a chakra-fied résumé

muladhara: i am patient. 

As a lifelong wayfarer, I have always found roots within through the practice of yoga and I teach from the ground up.  I begin with foundation, a connectedness to something familiar, so that whatever is happening on the mat has a stable base to expand from. My mission is to create a container for healing and self-study through movement.

svadhisthana: i am playful. 

Yoga is a sandbox for grown ups - we get to explore and dissolve the rules.  We discover new ways of self expression and self acceptance through movement.  My purpose for teaching is to elevate on a cellular level, stirring up creative energy that ripples long after the asana practice.  This vibration is what has kept me coming back to the practice and I am inspired to help others discover the same.  

manipura: i am courageous. 

The best decisions I have ever made have been those that hit me in the solar plexus.  They ignite my fear center and give me the opportunity to say, “why not?” They are the decisions that direct my efforts toward a greater soul purpose in service. I find peace in the energy of change and when operating from possibility, the time to say YES is NOW.

anahata: i am committed. 

One of my favorite interpretations of yoga sutra 1.2 is from Nischala Joy Devi and reads, “Yoga is the uniting of consciousness in the heart.”  This is where I feel myself come alive.  When I am excited, I feel it in my chest.  This is the place that allows me to say yes and commit to what I believe in.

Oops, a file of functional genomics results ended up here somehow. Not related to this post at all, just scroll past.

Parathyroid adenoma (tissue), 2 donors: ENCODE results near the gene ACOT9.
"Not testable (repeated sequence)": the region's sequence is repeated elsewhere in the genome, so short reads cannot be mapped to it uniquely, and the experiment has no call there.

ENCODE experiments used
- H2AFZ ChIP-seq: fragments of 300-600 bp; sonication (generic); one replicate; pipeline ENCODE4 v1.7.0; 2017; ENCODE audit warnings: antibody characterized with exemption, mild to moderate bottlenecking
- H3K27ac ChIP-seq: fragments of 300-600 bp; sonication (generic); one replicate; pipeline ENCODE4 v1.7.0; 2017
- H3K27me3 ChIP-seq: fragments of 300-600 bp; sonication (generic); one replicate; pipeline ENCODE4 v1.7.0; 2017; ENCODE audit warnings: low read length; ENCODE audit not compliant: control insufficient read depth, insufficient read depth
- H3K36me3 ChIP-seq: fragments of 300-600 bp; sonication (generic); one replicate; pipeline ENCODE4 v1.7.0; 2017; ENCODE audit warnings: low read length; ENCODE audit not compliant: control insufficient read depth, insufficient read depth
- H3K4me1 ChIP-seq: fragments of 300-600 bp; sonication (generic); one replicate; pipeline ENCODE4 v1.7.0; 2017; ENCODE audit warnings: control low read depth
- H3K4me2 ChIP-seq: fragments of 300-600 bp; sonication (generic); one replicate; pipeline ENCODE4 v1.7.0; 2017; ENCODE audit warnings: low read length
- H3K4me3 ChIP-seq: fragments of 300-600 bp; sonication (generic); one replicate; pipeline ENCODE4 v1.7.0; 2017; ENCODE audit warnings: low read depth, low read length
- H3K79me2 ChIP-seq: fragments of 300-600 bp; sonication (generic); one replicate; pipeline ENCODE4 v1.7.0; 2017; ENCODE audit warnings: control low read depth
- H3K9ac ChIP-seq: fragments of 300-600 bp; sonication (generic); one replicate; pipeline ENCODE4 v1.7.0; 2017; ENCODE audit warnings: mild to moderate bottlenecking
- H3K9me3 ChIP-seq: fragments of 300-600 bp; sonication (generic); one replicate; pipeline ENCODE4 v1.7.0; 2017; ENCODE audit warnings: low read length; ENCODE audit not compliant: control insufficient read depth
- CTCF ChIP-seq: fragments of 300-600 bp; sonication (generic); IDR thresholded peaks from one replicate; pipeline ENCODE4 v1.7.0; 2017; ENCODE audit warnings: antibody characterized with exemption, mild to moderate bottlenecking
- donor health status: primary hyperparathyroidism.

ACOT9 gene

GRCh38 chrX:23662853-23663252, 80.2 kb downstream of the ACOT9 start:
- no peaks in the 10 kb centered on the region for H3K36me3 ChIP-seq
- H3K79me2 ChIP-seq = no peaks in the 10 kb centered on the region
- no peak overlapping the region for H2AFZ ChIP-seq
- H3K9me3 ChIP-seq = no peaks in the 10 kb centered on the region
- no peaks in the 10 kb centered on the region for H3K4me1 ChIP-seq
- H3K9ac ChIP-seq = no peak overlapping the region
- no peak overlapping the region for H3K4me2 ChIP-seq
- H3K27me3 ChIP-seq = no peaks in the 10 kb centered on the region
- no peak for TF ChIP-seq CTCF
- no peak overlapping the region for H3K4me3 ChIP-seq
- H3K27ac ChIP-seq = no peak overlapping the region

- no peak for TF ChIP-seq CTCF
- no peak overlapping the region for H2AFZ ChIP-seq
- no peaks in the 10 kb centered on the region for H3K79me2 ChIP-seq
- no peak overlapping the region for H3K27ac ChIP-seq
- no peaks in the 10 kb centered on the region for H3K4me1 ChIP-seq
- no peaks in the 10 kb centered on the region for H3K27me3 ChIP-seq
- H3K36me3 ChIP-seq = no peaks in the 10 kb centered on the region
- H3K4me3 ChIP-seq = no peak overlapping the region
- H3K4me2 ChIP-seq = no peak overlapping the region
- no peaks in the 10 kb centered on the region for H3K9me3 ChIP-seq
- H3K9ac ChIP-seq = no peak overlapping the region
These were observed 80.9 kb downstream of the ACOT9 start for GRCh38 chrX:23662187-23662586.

visshudha: i am aligned. 

When my head and heart are in accord, truthful expression comes naturally.  The alignment of mental and emotional energy gives me access to clear language and allows me to communicate without the fear of being misunderstood.  Whether in a conversation with my partner or dharma talk in class, positive self-expression originates in the space between my head and my heart.

ajna: i am thoughtful. 

I was taught by Elizabeth Rossa that madhya can be used to describe the pause after the inhale, before the exhale begins.  It’s the moment after the stimulus, but before the response.   T.S. Eliot calls this space a dance and suggests that it is all there is.  Madhya is my strong suit, I use this space to reflect and I put a tremendous amount of thought into everything I do.

sahasrara: i evolve.

Osho suggests that happy people change, which allows them to be happier, which then facilitates more change.   What he is describing, for me, is evolution.   I am committed to this process in my own yoga.  I study, to nourish my body, mind and soul.  I practice, to facilitate growth and discovery.  And I teach, so that I may be a light on the path for others.